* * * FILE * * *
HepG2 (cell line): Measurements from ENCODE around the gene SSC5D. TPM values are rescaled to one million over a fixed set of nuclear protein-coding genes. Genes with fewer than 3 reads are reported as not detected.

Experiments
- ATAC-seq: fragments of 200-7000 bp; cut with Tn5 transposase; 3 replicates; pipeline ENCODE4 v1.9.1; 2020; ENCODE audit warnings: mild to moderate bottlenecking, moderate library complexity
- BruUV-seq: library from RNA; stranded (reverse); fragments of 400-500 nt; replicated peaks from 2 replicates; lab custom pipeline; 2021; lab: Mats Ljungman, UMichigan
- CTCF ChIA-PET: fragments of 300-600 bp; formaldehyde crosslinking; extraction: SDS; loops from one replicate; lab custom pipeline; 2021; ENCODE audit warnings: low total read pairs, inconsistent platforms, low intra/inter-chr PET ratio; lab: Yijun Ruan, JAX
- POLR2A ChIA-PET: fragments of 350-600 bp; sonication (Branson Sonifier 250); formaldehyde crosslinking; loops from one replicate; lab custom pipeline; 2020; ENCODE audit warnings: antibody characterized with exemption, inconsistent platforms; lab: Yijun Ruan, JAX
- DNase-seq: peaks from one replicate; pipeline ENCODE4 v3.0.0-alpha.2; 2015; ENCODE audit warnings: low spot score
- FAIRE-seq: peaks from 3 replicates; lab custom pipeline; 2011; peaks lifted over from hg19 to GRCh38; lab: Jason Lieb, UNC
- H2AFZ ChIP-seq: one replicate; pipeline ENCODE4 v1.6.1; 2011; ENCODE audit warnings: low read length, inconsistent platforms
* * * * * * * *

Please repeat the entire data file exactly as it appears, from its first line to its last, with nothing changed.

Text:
HepG2 (cell line): Measurements from ENCODE around the gene SSC5D. TPM values are rescaled to one million over a fixed set of nuclear protein-coding genes. Genes with fewer than 3 reads are reported as not detected.

Experiments
- ATAC-seq: fragments of 200-7000 bp; cut with Tn5 transposase; 3 replicates; pipeline ENCODE4 v1.9.1; 2020; ENCODE audit warnings: mild to moderate bottlenecking, moderate library complexity
- BruUV-seq: library from RNA; stranded (reverse); fragments of 400-500 nt; replicated peaks from 2 replicates; lab custom pipeline; 2021; lab: Mats Ljungman, UMichigan
- CTCF ChIA-PET: fragments of 300-600 bp; formaldehyde crosslinking; extraction: SDS; loops from one replicate; lab custom pipeline; 2021; ENCODE audit warnings: low total read pairs, inconsistent platforms, low intra/inter-chr PET ratio; lab: Yijun Ruan, JAX
- POLR2A ChIA-PET: fragments of 350-600 bp; sonication (Branson Sonifier 250); formaldehyde crosslinking; loops from one replicate; lab custom pipeline; 2020; ENCODE audit warnings: antibody characterized with exemption, inconsistent platforms; lab: Yijun Ruan, JAX
- DNase-seq: peaks from one replicate; pipeline ENCODE4 v3.0.0-alpha.2; 2015; ENCODE audit warnings: low spot score
- FAIRE-seq: peaks from 3 replicates; lab custom pipeline; 2011; peaks lifted over from hg19 to GRCh38; lab: Jason Lieb, UNC
- H2AFZ ChIP-seq: one replicate; pipeline ENCODE4 v1.6.1; 2011; ENCODE audit warnings: low read length, inconsistent platforms